BUSINESS
September 17, 2013 | By Walter Hamilton
How do you move up the economic ladder? Go to college and get married. That's the upshot of a study released Tuesday that analyzes the major factors helping to push Americans up - or down - the economic scale. The study by the Pew Charitable Trusts underscores the dramatic role that factors such as education play in what's known as economic mobility, the ability of people to financially surpass their parents. Consider, for example, single black mothers. IN-DEPTH: Five key takeaways on America's housing market Among those with college degrees, 83% climbed the income ladder compared to their parents, according to the study.
BUSINESS
July 24, 2013 | By Shan Li
The pay gap between men and women has been a subject of debate for decades. But a new survey reveals a clue to the discrepancy: the number of hours worked by men with full-time jobs versus women in full-time positions. On average, men log 8.46 hours a day versus the 7.87 hours worked by women, according to a recent Labor Department American Time Use Survey . However, that difference is flipped when it comes to part-time gigs. In those positions, women work 5.29 hours per day compared with men, who put in 5.16 hours.
BUSINESS
June 17, 2013 | By Ricardo Lopez
Seven out of 10 workers have "checked out" at work or are "actively disengaged," according to a recent Gallup survey .  In its ongoing survey of the American workplace, Gallup found that only 30% of workers are "were engaged, or involved in, enthusiastic about, and committed to their workplace. " Although that equals the high in engagement since Gallup began studying the issue in 2000, it is overshadowed by the number of workers who aren't committed to a performing at a high level -- which Gallup says costs companies money.
OPINION
April 1, 2012
With so many scientific issues becoming battlefields in the culture wars - from climate change to stem-cell research to evolution (see above) - we hardly needed a new study to tell us that scientists have become a favorite target of the right. Yet a paper written by University of North Carolina doctoral fellow Gordon Gauchat and published last week in the American Sociological Review also contains a highly counterintuitive finding. Common sense, as well as past research, suggests that distrust of science correlates with lack of education; the less education a person has, the more likely he or she will favor traditional beliefs or religious dogma over scientific evidence.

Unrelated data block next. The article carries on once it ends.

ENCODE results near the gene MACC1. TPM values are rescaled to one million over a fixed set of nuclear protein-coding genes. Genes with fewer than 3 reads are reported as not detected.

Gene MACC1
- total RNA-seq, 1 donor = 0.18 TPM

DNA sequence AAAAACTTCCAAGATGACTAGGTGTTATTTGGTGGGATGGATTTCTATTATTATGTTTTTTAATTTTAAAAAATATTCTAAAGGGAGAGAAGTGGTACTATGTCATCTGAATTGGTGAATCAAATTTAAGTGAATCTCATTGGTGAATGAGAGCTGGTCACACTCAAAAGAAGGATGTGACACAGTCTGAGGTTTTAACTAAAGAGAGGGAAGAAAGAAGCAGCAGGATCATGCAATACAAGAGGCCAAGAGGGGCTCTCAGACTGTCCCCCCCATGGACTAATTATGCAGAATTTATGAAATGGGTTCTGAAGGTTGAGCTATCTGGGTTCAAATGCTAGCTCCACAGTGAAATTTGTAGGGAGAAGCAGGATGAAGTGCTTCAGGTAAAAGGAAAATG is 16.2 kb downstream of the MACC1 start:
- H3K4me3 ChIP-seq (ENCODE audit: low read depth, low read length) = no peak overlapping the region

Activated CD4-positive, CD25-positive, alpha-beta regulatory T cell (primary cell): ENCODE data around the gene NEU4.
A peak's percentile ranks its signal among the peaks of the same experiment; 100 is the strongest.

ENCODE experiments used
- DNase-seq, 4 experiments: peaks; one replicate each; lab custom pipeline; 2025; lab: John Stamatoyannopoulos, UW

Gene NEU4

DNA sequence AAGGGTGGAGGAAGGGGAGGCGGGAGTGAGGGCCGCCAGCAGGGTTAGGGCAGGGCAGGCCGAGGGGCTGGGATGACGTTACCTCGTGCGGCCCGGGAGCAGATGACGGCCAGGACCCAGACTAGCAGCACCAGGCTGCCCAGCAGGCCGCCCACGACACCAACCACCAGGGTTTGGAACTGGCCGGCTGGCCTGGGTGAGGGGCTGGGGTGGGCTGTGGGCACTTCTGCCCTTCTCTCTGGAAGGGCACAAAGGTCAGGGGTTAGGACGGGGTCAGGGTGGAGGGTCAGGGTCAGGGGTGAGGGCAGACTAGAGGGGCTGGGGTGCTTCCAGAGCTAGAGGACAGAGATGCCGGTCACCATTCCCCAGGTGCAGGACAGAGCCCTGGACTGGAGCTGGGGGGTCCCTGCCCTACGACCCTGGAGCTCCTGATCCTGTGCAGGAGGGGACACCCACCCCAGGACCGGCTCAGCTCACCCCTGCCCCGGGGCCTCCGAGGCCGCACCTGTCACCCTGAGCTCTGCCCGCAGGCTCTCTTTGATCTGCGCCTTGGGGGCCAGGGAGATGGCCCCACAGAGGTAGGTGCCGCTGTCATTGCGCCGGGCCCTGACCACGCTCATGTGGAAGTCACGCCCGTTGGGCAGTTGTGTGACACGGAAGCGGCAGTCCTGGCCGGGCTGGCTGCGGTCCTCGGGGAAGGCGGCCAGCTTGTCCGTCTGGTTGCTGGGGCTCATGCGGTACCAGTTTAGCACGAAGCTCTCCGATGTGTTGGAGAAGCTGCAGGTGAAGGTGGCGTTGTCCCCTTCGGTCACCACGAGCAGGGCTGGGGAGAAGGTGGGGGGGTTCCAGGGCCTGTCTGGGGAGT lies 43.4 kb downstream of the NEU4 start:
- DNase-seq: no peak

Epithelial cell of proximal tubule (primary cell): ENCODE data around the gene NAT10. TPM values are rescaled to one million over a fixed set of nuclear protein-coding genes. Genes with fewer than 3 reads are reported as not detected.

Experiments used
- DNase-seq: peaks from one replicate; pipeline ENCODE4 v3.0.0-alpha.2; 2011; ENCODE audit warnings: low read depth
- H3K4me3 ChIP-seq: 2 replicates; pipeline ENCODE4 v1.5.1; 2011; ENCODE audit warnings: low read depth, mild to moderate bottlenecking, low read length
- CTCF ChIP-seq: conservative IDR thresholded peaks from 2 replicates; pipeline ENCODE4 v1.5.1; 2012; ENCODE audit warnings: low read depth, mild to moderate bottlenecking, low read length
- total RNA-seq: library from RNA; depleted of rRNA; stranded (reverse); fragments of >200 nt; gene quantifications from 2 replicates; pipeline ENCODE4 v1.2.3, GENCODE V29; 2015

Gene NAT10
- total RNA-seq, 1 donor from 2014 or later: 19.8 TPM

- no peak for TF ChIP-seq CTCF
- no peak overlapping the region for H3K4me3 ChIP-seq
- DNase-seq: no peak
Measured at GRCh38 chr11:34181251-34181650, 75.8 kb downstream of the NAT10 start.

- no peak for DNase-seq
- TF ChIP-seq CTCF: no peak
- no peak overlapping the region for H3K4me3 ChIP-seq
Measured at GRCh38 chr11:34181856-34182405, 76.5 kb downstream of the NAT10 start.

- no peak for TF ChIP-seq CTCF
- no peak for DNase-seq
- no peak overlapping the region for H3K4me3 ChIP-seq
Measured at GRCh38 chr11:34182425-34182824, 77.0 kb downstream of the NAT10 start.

CALIFORNIA | LOCAL
June 13, 2013 | By Joseph Serna and Robert J. Lopez
Three men linked to a shooting near Santa Monica College that left one man dead and another victim critically wounded are due in court Thursday. Christopher Chonan Osumi, 19 and Meliton Lorenzo Lopez, 23, were arrested Wednesday on suspicion of murder and were being held in lieu of $1-million bail. Noah Jason Farris, 32 , was arrested for allegedly being an accessory to a felony. Farris served time in state prison and was under the supervision of county probation authorities, police said in a statement.
CALIFORNIA | LOCAL
June 13, 2013 | By Robert J. Lopez and Joseph Serna
A police search of an Orange Line bus turned up two robbery suspects late Wednesday, authorities said. After receiving a report of at least one armed man on board the bus in the Valley Village area, officers surrounded the vehicle and ordered passengers to exit, Los Angeles police said Thursday. Television images showed the passengers standing outside the bus as officers searched the vehicle. The search led to two robbery suspects, one of them armed with a gun, police said.